This was once the site of a home built by Willian Vanetta and lived in for many years by his son in the 3200 block of 264th Street. (Google Maps)

Langley Then and Now: 1940 school board meeting goes to 2 a.m.

Local history through news stories and old photos


This week in Langley history:

Eighty Years Ago

February 8, 1940

  • The school board met until 2 a.m., and then adjourned without yet having completed its business. Delegations had crowded the hall, demanding extension of the school bus service, an addition to an overcrowded school, more pay for teachers, and a hold on school tax increases.

Seventy Years Ago

February 9, 1950

  • Load and speed restrictions went into place as warmer temperatures started to thaw several inches of frost that had accumulated in roads over the frigid weather of previous weeks.
  • The reeve was unable to hammer his desk to restore order – an unknown thief had made off with his gavel.

Sixty Years Ago

February 4, 1960

  • A committee chaired by Bill Lumsden presented a water supply feasibility study to the Langley Board of Trade, calculating that it would cost $140,000 to $150,000 to supply 265 connections.

Fifty Years Ago

February 5, 1970

  • Nearly a half-million dollars worth of building was started in Langley during the first month of the year. Most of the construction projects were for new homes.

Forty Years Ago

February 6, 1980

  • Langley School Board expected its 1980 operations to cost $30,340,673, up a bit more than $4 million from 1979. An $8 million tax increase was being considered.
  • Developers of Gloucester Properties Ltd. said it would sue the provincial government over plans to re-freeze 626 acres north of Aldergrove, after an earlier provincial decision freed the property from the Agricultural Land Reserve.

Thirty Years Ago

February 7, 1990

  • Langley Advance publisher Jim Schatz suffered a stroke and died at Lngley Memorial Hospital. He had been with the Advance for nearly 44 years, having started as a reporter in 1947 and becoming the paper’s full owner in 1972.
  • A proposal to build a Fort Langley bypass, connecting 88th Avenue to River Road, was turned down by Township council.

Twenty Years Ago

February 8, 2000

  • A parent who claimed his son had been the target of racist harassment during a school trip said that he himself was harassed when he tried to bring it to the school board’s attention. After requesting to speak to the board, he received a call from an assistant superintendent who told him not to “go public” with details of the incident.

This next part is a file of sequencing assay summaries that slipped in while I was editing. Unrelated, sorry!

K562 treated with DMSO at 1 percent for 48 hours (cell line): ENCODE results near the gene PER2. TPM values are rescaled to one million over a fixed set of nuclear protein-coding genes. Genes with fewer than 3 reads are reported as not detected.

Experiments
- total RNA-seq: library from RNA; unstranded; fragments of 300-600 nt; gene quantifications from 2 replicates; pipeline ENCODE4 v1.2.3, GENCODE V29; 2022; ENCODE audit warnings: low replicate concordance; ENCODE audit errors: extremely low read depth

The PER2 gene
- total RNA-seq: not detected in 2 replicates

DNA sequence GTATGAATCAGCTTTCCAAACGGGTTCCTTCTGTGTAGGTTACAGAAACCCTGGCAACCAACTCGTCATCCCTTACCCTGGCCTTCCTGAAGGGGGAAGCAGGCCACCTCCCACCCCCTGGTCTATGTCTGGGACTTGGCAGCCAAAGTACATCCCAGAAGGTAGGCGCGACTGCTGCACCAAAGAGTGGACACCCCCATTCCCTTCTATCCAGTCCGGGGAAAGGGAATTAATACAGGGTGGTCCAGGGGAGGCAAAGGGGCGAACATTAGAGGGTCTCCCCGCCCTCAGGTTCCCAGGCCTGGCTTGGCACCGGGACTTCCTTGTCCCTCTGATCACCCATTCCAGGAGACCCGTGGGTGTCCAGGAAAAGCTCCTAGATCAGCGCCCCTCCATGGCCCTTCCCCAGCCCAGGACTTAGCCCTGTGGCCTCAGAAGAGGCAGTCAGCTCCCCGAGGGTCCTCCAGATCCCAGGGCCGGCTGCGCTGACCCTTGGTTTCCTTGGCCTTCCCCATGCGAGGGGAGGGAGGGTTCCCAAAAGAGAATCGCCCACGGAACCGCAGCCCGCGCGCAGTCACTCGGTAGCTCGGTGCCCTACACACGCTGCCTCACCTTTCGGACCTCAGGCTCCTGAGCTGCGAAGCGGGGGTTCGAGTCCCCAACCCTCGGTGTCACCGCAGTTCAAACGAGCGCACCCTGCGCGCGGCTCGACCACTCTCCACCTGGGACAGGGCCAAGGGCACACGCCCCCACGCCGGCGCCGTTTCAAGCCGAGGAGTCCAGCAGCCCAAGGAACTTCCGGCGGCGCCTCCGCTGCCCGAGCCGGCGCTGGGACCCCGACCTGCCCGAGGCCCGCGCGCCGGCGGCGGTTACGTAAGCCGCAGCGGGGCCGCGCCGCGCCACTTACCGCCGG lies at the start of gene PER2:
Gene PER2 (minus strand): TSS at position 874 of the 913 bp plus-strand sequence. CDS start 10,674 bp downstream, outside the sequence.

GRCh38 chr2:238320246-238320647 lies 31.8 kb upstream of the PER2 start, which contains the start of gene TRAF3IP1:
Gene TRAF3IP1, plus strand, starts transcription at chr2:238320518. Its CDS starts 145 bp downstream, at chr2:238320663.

• Langley MLAs Rich Coleman and Lynn Stephens threw millennium party for local residents who, having been born before 1900, had “lived in three centuries.” Thus honoured were Jamesina Jollife, Margaret Logan, Latizzia Muniz, Aurelia O’Dell, Sarah Josephine O’Neil, Harry Routhier, Frederick Rube, Elizabeth, Rubena Rutherford, and Laura Maude Thomas. There was one more centenarian on the honoured guest list, but Ella Jackson passed away the night before the party.

February 11, 2000

  • Township council voted 5-2 in favour of covering former councillor Heather McMullan’s costs in a libel suit stemming from allegations she made during her mayoralty campaign, about a supporter of one of her opponents.
  • Langley Township agreed to help Langley City stage the B.C. Games for the Disabled slated for July.
  • Langley City considered a bylaw allowing rental properties to be searched for marijuana-growing activity.
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The home of William Henry Vannetta was built in 1907 or 1909 (there’s some confusion about the exact date) and is believed to have been torn down in the mid-late 1980s. The address was 3236 264th St. It has also been referred to as the Alexander Moses Vanetta Residence. Alex was William Henry Vanetta’s son; and although it appears that William built it; his son spent longer living there; hence the name of the house.

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